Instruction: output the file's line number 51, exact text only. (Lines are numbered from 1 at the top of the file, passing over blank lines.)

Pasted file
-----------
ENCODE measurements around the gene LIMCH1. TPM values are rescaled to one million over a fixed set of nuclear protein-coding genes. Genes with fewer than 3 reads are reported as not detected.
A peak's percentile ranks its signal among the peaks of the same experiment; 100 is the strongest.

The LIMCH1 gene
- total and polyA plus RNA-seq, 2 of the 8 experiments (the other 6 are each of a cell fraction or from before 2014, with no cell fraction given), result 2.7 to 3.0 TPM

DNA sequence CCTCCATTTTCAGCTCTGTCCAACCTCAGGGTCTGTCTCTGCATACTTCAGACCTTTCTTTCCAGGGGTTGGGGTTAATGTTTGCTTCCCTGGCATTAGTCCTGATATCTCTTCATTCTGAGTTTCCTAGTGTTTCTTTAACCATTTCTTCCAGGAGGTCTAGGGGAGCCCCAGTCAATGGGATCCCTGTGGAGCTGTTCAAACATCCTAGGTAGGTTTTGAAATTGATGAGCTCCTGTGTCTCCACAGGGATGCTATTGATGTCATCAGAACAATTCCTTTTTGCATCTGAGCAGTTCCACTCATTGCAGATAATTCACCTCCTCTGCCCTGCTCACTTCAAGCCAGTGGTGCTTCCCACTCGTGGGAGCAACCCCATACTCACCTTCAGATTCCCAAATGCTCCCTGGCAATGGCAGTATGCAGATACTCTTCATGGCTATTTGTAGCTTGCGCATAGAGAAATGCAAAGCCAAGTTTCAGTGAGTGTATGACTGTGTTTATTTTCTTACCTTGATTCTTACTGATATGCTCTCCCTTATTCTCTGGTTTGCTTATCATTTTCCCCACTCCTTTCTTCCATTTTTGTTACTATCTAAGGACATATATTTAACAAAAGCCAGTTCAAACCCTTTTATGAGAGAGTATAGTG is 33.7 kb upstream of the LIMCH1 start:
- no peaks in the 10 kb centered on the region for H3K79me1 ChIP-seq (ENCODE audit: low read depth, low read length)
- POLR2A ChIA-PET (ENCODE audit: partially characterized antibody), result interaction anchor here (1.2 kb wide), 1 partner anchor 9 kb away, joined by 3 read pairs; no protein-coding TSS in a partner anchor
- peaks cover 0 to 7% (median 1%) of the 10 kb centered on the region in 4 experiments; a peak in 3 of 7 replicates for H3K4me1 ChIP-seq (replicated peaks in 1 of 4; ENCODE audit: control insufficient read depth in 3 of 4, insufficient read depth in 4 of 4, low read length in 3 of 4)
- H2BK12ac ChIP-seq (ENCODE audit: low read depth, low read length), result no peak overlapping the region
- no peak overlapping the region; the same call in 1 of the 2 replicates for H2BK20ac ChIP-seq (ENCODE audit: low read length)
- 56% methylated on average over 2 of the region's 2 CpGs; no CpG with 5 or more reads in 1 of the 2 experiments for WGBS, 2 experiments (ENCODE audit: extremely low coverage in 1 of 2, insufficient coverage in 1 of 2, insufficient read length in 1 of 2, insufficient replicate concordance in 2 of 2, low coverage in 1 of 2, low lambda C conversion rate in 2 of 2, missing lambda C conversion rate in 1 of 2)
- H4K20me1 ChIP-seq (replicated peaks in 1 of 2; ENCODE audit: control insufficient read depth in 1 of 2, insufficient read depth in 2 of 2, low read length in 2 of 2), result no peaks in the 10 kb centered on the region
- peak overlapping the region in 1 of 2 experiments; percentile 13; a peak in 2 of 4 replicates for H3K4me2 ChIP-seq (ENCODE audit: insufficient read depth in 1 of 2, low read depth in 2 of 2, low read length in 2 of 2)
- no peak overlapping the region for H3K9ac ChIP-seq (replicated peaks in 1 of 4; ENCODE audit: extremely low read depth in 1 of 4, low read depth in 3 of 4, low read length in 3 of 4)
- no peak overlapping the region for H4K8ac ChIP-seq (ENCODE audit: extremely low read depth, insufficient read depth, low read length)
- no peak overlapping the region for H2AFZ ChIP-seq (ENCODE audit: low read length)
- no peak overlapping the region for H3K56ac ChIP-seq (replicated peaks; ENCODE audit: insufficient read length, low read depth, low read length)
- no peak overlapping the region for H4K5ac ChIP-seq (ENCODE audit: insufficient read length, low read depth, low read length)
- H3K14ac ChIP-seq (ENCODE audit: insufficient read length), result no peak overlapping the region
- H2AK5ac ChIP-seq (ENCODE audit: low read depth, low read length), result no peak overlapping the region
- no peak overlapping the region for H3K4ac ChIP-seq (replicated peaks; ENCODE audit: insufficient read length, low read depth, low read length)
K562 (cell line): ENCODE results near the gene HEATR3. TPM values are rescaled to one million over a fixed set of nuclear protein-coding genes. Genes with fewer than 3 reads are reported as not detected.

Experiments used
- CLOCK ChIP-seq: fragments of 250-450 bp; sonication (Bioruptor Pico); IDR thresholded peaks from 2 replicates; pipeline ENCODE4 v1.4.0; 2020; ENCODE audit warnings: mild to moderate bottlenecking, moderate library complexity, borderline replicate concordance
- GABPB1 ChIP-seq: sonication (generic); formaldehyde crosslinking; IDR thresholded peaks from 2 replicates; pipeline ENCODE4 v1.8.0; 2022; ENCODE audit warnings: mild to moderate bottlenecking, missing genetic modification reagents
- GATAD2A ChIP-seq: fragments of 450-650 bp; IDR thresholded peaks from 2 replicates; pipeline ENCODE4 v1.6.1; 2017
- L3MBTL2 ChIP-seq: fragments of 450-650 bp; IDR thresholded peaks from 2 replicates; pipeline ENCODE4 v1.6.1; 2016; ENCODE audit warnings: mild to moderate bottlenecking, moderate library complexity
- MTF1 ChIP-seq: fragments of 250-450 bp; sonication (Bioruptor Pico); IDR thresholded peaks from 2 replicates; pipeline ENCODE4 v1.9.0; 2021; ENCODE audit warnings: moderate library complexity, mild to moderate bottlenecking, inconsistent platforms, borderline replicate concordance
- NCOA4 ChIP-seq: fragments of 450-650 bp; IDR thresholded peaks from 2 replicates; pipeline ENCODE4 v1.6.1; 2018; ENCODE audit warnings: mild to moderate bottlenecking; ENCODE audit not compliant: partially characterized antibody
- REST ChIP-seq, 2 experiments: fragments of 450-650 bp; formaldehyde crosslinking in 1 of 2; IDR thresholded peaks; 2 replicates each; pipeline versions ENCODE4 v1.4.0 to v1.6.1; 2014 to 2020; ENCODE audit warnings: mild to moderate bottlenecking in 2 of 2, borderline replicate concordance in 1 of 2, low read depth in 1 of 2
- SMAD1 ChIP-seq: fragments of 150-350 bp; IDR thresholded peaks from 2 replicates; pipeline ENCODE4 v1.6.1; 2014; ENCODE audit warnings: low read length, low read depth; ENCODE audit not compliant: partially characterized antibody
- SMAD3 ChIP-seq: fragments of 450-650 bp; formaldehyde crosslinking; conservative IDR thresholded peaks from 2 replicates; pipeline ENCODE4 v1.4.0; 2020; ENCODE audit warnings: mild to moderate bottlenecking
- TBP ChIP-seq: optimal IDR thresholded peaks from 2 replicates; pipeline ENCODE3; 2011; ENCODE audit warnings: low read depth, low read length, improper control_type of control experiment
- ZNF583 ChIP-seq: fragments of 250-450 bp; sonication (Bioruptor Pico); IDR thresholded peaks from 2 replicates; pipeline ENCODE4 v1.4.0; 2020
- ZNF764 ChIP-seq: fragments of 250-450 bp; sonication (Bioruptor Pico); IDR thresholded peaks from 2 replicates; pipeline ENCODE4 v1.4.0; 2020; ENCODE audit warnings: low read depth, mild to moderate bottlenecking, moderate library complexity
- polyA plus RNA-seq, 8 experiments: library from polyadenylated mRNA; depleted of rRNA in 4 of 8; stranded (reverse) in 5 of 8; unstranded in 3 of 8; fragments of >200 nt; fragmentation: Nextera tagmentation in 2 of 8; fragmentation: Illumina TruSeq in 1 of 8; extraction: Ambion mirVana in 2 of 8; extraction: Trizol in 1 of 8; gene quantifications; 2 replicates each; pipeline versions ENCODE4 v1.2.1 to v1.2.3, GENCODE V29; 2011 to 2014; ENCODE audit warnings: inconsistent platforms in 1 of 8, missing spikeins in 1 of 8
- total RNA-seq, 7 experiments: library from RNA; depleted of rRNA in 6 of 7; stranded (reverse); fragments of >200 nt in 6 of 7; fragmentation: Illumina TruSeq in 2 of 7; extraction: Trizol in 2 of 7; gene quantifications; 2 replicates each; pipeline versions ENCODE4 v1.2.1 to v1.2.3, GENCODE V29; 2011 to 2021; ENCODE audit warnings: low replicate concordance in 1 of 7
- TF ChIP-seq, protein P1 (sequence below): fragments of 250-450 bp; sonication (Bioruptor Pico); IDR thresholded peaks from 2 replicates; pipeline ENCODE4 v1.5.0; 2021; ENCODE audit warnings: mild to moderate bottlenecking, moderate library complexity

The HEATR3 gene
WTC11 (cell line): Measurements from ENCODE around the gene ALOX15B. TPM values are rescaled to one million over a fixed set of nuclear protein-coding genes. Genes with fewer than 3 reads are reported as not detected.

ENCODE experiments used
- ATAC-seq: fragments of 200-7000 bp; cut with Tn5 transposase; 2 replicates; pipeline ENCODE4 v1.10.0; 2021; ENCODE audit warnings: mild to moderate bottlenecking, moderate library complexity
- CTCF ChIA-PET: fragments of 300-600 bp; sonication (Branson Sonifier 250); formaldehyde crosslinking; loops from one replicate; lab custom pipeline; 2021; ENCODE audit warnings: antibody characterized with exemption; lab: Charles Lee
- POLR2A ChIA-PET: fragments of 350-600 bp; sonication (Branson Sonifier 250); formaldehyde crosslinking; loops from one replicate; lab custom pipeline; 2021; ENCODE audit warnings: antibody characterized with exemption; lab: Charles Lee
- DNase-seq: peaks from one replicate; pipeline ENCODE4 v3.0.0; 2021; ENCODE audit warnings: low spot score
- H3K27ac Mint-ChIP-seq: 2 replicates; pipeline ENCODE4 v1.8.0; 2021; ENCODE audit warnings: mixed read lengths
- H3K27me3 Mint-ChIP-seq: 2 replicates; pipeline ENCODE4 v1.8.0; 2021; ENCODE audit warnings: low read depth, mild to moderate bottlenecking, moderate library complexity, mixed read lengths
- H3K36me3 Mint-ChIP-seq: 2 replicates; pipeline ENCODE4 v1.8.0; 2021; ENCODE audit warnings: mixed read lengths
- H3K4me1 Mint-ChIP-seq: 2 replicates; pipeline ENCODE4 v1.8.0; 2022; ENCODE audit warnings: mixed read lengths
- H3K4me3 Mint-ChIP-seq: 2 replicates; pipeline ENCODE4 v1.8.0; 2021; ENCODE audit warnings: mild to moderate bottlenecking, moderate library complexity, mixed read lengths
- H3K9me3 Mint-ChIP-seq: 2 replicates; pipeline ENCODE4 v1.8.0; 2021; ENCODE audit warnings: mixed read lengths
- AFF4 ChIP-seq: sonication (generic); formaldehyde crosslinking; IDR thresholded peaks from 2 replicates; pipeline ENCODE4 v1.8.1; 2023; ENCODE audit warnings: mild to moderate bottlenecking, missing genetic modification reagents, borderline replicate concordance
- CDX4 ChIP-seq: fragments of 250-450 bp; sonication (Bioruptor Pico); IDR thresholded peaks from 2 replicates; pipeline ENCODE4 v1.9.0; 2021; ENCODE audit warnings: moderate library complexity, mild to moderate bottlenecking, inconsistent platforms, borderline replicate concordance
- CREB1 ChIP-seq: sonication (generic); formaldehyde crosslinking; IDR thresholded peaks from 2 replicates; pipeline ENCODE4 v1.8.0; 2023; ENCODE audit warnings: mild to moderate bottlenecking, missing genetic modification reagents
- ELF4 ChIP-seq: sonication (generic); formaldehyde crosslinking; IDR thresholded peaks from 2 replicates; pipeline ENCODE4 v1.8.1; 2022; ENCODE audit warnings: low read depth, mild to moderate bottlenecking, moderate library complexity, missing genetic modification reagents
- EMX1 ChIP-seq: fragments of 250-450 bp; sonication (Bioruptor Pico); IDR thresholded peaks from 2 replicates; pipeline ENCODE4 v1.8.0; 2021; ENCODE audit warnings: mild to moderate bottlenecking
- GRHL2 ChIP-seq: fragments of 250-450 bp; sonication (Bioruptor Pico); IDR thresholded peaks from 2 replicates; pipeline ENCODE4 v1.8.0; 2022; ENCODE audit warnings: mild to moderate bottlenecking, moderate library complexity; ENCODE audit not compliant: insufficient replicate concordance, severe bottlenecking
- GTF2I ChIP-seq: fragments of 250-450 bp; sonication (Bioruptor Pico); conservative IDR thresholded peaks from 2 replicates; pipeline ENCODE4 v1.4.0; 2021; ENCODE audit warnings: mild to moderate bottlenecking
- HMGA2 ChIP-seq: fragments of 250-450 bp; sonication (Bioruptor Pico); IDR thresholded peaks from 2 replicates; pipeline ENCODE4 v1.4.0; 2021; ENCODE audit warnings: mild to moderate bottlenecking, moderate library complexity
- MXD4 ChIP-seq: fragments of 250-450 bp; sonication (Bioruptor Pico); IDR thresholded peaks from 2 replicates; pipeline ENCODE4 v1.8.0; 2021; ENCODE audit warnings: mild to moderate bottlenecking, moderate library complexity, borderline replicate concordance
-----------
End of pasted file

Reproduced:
- H3K9me3 Mint-ChIP-seq: 2 replicates; pipeline ENCODE4 v1.8.0; 2021; ENCODE audit warnings: mixed read lengths